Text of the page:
“Satisfaction guaranteed or your money back” is a business promise made to consumers since 1875, when Montgomery Ward used it to differentiate his mail order catalog. It is now a vow many businesses make. However, the correlation between increasing customer satisfaction and increasing customer spending with your company is very weak, according to the authors. Their research finds that changes in customers’ satisfaction levels explain less than 1% of variation in a company’s share of category spending.
Is customer satisfaction worth the cost? To find out, the authors investigated the relationship between customer satisfaction and business outcomes, gathering data from more than 100,000 consumers covering more than 300 brands. Although high customer satisfaction ratings are typically treated by managers as being universally good for business, the authors’ findings indicate that the benefits are not nearly so clear-cut.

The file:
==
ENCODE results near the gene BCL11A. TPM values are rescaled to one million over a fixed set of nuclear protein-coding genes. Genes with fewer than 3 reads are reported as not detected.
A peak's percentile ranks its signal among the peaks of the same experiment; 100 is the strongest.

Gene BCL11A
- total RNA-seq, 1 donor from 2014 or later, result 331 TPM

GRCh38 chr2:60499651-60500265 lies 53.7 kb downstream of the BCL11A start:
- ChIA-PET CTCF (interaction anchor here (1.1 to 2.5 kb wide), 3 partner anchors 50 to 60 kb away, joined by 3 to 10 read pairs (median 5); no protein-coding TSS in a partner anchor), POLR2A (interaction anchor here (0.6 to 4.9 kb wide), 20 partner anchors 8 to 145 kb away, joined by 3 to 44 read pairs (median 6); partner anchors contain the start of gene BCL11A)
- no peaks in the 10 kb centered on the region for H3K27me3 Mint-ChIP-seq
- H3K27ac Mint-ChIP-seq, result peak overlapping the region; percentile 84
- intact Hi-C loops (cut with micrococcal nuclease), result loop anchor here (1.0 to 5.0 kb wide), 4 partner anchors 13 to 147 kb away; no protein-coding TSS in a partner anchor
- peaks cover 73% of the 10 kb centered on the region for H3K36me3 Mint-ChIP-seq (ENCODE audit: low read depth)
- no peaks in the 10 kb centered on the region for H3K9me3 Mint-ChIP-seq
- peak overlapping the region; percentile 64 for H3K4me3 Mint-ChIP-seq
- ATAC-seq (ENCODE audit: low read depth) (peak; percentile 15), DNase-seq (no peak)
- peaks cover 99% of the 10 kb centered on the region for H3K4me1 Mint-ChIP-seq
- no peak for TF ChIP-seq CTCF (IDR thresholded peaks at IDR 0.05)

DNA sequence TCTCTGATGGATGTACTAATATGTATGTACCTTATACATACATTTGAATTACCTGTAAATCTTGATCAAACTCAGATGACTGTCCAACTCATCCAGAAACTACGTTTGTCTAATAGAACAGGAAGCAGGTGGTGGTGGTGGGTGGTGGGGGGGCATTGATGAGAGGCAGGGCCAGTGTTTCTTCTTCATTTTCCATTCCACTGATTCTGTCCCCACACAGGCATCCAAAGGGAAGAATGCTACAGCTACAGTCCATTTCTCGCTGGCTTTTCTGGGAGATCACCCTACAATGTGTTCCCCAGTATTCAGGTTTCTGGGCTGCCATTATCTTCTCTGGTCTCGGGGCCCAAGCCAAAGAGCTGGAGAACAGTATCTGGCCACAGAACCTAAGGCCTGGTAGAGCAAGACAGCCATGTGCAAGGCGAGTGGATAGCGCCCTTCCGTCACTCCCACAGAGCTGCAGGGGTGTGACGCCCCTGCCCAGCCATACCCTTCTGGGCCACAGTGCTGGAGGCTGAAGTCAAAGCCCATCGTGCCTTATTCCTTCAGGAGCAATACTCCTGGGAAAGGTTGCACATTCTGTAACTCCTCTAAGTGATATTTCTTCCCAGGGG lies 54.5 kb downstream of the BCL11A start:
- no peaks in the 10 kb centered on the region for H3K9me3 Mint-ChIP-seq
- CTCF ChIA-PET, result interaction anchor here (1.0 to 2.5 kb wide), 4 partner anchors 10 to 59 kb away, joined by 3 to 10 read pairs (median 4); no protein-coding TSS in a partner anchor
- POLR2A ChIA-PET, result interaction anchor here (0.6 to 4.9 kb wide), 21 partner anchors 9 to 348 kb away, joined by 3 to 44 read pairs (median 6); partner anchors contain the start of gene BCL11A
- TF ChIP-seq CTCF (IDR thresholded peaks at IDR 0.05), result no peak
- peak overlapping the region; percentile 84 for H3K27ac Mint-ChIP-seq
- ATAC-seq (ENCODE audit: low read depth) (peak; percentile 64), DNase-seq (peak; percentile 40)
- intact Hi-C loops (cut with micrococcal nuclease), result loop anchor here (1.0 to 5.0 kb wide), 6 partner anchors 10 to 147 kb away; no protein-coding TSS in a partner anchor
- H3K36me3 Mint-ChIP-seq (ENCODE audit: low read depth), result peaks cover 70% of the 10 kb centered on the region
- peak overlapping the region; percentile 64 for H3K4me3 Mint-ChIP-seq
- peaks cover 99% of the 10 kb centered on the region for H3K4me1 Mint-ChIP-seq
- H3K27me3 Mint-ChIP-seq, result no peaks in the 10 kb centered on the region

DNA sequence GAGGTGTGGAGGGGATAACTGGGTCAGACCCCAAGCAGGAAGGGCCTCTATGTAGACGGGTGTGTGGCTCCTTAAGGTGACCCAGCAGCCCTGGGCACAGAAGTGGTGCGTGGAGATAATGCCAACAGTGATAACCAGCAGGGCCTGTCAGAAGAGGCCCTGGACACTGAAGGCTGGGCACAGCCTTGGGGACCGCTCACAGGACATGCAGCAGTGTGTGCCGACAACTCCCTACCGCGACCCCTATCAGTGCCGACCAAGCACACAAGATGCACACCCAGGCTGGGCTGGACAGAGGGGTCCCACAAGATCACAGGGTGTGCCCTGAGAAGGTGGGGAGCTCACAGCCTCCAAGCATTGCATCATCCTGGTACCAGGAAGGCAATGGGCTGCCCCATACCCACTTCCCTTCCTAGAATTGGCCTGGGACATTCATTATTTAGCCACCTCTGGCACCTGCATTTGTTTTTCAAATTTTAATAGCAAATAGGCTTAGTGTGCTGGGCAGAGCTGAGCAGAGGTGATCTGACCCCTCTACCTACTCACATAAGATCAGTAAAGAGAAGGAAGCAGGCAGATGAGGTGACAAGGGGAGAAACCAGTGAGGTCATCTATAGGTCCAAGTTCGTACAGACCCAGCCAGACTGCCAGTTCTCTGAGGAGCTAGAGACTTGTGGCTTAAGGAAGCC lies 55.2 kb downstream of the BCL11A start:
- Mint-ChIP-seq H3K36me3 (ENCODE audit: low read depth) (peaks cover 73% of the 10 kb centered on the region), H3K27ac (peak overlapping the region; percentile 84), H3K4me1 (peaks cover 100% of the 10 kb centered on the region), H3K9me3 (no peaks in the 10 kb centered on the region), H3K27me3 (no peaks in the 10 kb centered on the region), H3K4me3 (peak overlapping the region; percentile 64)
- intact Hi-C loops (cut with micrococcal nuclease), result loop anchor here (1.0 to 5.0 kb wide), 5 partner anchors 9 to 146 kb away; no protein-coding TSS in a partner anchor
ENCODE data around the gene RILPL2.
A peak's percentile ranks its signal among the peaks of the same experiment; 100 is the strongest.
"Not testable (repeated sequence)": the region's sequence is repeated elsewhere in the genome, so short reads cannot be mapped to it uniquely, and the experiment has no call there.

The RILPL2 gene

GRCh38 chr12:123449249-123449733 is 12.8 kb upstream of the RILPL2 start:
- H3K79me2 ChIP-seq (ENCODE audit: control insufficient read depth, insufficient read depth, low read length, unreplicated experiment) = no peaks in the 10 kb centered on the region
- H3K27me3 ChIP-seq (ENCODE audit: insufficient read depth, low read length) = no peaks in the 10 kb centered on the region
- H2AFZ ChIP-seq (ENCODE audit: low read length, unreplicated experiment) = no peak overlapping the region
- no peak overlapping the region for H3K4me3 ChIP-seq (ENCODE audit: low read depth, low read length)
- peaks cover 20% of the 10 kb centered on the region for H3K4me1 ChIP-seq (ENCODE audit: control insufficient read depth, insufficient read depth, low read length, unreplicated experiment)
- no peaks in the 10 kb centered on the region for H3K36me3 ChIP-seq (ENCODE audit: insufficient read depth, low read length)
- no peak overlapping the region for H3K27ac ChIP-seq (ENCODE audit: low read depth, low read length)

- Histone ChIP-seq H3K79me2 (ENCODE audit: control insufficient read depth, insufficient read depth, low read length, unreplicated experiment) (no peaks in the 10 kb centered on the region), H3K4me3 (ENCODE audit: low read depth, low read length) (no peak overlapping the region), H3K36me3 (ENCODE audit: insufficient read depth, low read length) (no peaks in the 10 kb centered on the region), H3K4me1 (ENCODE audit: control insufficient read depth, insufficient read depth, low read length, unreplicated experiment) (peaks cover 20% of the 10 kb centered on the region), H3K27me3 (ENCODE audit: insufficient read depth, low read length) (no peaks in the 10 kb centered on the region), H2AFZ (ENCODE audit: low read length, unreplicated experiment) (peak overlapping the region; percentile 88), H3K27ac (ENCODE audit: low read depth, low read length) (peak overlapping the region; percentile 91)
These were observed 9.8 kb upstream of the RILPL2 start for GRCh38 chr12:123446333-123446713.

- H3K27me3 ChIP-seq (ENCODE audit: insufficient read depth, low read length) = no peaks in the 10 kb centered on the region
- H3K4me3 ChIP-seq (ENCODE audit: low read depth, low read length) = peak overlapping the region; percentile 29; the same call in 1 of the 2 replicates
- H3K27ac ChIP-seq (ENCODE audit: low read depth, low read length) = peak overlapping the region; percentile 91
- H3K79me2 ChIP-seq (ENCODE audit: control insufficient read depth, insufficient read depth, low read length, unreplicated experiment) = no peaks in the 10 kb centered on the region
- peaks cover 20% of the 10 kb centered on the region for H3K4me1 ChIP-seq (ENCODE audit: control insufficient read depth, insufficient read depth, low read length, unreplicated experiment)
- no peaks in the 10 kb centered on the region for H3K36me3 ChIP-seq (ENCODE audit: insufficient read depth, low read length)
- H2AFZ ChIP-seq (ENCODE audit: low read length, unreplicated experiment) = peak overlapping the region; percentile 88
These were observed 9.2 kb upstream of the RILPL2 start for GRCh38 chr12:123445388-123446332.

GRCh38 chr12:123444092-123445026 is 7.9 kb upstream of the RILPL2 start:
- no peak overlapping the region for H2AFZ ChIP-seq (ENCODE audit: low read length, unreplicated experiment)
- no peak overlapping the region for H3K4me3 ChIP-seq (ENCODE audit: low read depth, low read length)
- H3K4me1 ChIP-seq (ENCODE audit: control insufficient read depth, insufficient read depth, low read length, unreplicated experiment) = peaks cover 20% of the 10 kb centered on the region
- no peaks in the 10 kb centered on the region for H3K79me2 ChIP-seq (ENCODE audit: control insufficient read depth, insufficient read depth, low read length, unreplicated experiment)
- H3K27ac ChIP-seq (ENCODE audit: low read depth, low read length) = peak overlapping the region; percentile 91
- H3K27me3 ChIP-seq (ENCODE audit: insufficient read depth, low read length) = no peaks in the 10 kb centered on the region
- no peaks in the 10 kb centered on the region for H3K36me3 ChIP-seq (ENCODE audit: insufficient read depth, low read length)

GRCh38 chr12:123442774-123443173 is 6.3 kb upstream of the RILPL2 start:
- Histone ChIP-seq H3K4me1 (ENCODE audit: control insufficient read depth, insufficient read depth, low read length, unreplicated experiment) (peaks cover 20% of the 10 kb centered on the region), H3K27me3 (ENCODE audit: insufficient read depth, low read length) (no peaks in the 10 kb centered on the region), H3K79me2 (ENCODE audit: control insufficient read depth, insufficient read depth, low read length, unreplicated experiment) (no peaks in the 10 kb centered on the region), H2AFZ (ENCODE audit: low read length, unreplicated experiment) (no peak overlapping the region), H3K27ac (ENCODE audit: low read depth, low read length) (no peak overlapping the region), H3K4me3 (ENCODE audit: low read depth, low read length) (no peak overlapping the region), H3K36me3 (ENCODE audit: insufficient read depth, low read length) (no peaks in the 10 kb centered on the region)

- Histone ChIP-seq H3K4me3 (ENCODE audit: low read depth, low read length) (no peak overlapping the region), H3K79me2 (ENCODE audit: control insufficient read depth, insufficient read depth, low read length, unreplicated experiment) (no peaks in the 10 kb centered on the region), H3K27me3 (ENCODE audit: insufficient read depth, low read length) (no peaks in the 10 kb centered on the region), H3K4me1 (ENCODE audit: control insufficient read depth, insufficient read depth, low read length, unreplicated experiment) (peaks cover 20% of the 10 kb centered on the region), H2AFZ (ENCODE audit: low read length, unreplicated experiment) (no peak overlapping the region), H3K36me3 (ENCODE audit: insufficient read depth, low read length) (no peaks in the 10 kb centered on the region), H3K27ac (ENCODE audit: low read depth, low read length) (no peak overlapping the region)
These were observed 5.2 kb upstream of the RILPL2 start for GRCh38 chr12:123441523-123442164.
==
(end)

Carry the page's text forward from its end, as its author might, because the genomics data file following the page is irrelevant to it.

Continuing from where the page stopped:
There is a downside to continuously devoting resources to raise customer satisfaction levels. Managers are rarely able to accurately quantify the cost associated with increasing customer satisfaction scores (for example, from 8.7 to 9.1 on a 10-point scale), nor are they able to determine precisely what such an increase is actually worth. It turns out the return on these investments is often trivial or even negative. Knowing a customer’s satisfaction level tells you little about how he or she will divide his or her spending among the different brands used. As a result, changes in customer satisfaction levels are unlikely to have a meaningful impact on the share of category spending customers allocate with your brand.
Why? Single-brand loyalty, which was common in our parents’ and grandparents’ generations, has been replaced with loyalty to multiple brands in a category in many sectors. Because of this divided loyalty, more customers partially defect (in other words, they give more of their business to a competitor) than completely defect from a business or brand. As a result, improving customers’ share of spending with your brand tends to represent a far greater opportunity than efforts to improve customer retention.
kThe measure that really matters, according to the authors, isn’t your percentage of delighted customers or promoters. What matters is the relative “rank” that your brand’s satisfaction level represents vis-àvis your competitors.